While these structures can be classified in a number of ways, the two that are largely used are organic and mechanistic structures (Ahmady, Mehropour & Nikooravesh, 2016). Organic structures contain less horizontal differentiation, have high collaboration, flexible tasks, and informal communication. This structure might be more prevalent among startup companies where there isn’t a strict hierarchical set up. Meanwhile, a mechanistic structure is one in which there is more formal communication, centralized decision making and more inflexible relations. This might be more common amongst well established entities such as law firms or banks where there are multiple levels of authority and levels of expertise.

An organization can be further broken down into five main sections. The first section is the operative core which consists of workers that are responsible for carrying out the organization’s tasks. It is followed by the strategic apex which refers to the top level management and its support staff. Next is the middle line which includes the managers that exist between the operating core and top management. Finally, there is a techno structure which includes analysts who carry out the duties or standards of the organization and the support staff which aids in linking with organizational activities.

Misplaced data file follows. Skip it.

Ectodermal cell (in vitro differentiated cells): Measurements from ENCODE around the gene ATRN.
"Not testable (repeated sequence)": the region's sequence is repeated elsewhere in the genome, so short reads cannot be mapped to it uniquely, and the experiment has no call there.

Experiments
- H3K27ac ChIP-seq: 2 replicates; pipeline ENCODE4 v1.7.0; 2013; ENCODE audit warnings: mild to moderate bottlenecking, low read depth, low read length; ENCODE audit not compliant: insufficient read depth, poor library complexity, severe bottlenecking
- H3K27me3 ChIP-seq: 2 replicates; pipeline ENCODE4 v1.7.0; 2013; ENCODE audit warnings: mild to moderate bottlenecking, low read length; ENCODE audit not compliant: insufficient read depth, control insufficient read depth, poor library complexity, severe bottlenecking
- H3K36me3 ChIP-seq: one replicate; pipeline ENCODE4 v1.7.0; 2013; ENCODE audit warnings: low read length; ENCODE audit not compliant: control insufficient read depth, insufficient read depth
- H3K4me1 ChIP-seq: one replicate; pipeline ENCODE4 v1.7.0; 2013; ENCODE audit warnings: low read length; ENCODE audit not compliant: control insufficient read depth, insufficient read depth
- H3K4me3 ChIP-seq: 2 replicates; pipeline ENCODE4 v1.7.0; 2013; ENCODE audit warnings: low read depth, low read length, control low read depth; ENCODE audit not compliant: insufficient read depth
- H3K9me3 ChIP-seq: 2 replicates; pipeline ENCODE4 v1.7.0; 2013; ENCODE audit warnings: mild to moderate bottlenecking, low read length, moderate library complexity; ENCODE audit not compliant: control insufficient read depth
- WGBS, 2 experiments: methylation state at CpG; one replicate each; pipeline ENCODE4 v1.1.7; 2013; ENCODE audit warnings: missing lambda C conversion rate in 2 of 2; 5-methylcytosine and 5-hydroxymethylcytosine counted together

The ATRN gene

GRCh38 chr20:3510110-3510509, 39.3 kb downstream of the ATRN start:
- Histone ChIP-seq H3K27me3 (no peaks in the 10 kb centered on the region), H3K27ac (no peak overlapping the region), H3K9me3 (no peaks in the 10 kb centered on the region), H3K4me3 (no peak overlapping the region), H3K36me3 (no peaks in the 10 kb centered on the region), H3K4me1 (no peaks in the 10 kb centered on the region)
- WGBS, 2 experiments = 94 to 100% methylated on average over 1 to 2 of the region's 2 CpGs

Ultimately, while it may seem as though organization structure is simply the skeleton of a business, it is crucial for effective communication within any organization. As such, communication is very dynamic and new ideas and meanings are created everyday. This eventually develops into a language that becomes unique to the culture of the particular organization. There are various types and methodologies of organizational communication. One example includes span of control which refers to the number of persons who report to a superior within an organization (Spaho, 2012). As the span of control widens, a communication barrier begins to develop and the effectiveness of the communication channels begins to weaken. This communication can be either informal or formal. This is entirely dependent on the organizational structure and dynamics of a particular organization. The two notions are interdependent and play a fundamental role in determining the success of an organization.

Works Cited

Ahmady, G. A., Mehrpour, M., & Nikooravesh, A. (2016). Organizational structure. Procedia-Social and Behavioral Sciences, 230, 455-462.

Kenan Spaho. (2012). Organizational communication process. Ekonomski Vjesnik, XXV(2), 309-317.